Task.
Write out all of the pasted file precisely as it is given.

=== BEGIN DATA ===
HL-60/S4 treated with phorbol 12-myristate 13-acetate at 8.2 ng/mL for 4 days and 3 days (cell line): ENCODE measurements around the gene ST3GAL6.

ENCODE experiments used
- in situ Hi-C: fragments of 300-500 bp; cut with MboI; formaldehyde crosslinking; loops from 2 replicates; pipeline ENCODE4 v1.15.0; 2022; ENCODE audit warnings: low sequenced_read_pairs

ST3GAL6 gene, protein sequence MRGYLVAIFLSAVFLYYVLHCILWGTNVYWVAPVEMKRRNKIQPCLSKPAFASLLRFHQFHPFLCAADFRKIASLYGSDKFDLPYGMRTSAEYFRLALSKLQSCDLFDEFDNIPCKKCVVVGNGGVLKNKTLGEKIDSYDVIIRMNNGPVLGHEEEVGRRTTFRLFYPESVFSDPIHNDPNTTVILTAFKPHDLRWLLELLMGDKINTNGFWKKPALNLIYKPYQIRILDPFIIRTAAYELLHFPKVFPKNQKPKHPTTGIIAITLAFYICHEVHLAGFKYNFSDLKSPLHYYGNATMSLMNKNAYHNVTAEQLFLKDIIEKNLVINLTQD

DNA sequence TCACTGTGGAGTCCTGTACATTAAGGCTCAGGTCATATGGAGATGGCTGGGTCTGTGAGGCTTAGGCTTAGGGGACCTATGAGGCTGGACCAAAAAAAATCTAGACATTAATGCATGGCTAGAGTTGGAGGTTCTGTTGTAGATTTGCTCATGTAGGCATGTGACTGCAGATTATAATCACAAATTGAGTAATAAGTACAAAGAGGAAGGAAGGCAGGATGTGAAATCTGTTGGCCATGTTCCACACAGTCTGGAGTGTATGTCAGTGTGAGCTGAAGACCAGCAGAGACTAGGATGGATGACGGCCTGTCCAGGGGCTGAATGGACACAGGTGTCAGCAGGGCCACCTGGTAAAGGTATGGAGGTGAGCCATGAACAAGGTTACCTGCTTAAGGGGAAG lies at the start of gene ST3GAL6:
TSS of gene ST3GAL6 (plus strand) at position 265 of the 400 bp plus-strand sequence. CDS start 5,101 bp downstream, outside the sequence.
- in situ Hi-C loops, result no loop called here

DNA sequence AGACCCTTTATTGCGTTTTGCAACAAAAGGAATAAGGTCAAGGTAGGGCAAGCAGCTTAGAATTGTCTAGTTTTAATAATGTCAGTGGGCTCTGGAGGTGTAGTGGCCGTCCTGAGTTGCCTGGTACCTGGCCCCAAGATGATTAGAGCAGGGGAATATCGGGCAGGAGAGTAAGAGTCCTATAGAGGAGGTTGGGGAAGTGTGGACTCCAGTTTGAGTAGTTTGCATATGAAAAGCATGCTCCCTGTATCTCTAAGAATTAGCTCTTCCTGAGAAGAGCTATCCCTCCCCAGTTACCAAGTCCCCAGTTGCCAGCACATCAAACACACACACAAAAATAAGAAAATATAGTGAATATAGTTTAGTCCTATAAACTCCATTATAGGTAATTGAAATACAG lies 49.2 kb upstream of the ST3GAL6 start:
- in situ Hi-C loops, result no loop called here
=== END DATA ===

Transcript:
HL-60/S4 treated with phorbol 12-myristate 13-acetate at 8.2 ng/mL for 4 days and 3 days (cell line): ENCODE measurements around the gene ST3GAL6.

ENCODE experiments used
- in situ Hi-C: fragments of 300-500 bp; cut with MboI; formaldehyde crosslinking; loops from 2 replicates; pipeline ENCODE4 v1.15.0; 2022; ENCODE audit warnings: low sequenced_read_pairs

ST3GAL6 gene, protein sequence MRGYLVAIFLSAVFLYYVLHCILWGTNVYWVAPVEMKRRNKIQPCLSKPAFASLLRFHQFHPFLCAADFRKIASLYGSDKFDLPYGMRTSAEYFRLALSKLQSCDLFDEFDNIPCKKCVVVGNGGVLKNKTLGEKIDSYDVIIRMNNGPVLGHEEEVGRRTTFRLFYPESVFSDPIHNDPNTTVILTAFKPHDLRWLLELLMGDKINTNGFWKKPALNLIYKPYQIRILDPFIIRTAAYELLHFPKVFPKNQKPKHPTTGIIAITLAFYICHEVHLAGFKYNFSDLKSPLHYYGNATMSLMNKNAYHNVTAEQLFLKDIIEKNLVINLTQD

DNA sequence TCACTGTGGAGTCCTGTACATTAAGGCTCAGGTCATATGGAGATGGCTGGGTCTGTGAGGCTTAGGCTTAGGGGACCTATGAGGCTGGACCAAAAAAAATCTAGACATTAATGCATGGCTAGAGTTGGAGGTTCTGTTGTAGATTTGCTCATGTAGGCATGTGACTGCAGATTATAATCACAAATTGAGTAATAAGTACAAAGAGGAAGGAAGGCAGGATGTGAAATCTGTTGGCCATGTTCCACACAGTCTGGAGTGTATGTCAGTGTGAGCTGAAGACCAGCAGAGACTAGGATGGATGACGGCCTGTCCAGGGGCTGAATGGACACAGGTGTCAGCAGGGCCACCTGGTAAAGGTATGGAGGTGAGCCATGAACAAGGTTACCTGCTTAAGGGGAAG lies at the start of gene ST3GAL6:
TSS of gene ST3GAL6 (plus strand) at position 265 of the 400 bp plus-strand sequence. CDS start 5,101 bp downstream, outside the sequence.
- in situ Hi-C loops, result no loop called here

DNA sequence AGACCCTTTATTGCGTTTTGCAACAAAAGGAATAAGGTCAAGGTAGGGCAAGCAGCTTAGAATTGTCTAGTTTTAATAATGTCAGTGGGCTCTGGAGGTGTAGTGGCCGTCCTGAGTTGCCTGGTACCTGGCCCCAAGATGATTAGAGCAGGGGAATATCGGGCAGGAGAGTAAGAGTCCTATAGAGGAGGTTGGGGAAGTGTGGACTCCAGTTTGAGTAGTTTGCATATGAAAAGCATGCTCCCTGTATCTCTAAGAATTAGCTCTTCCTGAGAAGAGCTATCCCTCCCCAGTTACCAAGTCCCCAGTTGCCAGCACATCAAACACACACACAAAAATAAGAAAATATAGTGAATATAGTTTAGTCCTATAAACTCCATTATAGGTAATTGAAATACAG lies 49.2 kb upstream of the ST3GAL6 start:
- in situ Hi-C loops, result no loop called here